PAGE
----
Remember, you also can reach out to friends, relatives, and colleagues for more information.

Don't stop there, though. If real-life, offline information gathering does not work, go online. Check out the best home insurance companies and winnow down the list to providers operating near you.

Reducing Your Home Insurance Premiums

As a homeowner, you can reduce your insurance premium by doing a few specific things and talking to the right people.

Note, however, that the list below is not exhaustive and you should talk to your insurance agent to see whether there might be other tips not covered here.

  • Stay with your current homeowner's insurance provider and ask for discounts
  • Review the worth of your belongings and the limits in your policy at least every six months
  • Seek out other rebates and reductions, such as seniors, members of the military or government employees
  • Strengthen security systems in your home with the best home security systems.
  • Increase your house's resistance to disaster

Shop Around

It's good to shop around and compare quotes before buying homeowner's insurance. Homeownerselect.com enables you to enter your zip code and compare quotes from multiple providers.

To get a quote, have information such as home type and occupancy status handy. Occupancy status means whether the house you want to ensure is your primary residence, a vacation property, a rental abode or a seasonal residence. Other data that may help determine your insurance coverage amount include requested liability, your credit score, the zip code and the requested content liability.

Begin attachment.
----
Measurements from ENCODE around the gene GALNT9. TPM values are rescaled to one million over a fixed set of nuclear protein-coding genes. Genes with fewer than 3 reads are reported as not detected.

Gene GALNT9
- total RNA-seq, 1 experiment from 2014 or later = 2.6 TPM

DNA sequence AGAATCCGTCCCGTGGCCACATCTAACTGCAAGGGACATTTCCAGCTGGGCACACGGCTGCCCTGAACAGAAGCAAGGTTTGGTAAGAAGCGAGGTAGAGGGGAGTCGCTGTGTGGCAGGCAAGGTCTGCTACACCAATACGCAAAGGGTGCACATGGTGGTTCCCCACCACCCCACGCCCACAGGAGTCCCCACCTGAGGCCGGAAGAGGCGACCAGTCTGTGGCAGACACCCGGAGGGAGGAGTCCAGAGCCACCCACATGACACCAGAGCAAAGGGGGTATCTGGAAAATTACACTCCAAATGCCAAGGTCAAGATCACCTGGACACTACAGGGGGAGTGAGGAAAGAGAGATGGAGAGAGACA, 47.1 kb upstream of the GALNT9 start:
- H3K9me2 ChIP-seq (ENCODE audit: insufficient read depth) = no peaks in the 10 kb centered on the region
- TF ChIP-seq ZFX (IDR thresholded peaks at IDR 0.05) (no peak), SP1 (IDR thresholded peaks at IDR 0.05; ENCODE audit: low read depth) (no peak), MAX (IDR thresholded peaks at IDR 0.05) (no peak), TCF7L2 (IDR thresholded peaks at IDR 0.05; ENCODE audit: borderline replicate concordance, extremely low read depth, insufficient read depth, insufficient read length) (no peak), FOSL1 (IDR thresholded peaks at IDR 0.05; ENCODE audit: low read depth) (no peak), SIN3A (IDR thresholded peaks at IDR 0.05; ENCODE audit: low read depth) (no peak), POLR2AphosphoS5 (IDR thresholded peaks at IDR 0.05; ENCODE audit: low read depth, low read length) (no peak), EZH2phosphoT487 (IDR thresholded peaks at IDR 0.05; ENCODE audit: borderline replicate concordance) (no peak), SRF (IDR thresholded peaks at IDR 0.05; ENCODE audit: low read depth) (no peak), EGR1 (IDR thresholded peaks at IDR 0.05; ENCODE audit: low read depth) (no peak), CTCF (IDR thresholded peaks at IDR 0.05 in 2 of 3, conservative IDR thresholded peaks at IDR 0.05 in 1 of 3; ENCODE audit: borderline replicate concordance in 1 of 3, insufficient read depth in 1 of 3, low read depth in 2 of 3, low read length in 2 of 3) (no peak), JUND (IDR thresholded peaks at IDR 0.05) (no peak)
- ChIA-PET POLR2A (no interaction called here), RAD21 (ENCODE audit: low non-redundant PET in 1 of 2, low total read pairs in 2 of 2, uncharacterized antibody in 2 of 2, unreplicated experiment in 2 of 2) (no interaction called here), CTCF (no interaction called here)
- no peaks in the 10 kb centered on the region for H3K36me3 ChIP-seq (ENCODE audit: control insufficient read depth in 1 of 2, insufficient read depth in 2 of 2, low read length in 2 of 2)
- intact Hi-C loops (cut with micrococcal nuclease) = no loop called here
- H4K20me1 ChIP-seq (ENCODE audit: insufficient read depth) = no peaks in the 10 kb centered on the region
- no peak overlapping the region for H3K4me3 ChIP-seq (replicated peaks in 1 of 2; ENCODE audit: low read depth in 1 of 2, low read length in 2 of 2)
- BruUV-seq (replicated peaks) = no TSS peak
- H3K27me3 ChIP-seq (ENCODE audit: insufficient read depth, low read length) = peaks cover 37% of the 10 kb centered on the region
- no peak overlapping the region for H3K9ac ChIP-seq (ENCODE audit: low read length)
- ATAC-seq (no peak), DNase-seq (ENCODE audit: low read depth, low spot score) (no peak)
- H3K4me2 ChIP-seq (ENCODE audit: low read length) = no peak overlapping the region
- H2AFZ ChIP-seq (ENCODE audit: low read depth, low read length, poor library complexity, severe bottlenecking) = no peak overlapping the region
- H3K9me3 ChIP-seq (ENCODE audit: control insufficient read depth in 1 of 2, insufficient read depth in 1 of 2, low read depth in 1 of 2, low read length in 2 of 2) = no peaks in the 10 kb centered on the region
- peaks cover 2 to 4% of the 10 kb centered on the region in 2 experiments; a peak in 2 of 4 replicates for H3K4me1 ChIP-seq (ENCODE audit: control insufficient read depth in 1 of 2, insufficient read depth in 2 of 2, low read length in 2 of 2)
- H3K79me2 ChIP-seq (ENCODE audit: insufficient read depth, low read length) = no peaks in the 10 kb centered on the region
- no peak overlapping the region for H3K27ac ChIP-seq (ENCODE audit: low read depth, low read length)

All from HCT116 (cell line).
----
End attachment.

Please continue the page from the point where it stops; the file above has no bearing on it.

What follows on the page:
Bundle Your Services

You can save money on your homeowner's insurance if you combine it with other policies you have with a single insurer. Most large insurers offer multi-policy discounts, so talk to your insurance agent to see what options are available for someone willing to purchase insurance contracts as diverse as home, car, life and equipment with the same company.

For example, Allstate says you can save up to 30% on your home and 10% on your car if you combine both policies. The company also promises to give you more than 30 other discounts like deductible rewards and safe-driver reductions.

Raise Your Deductible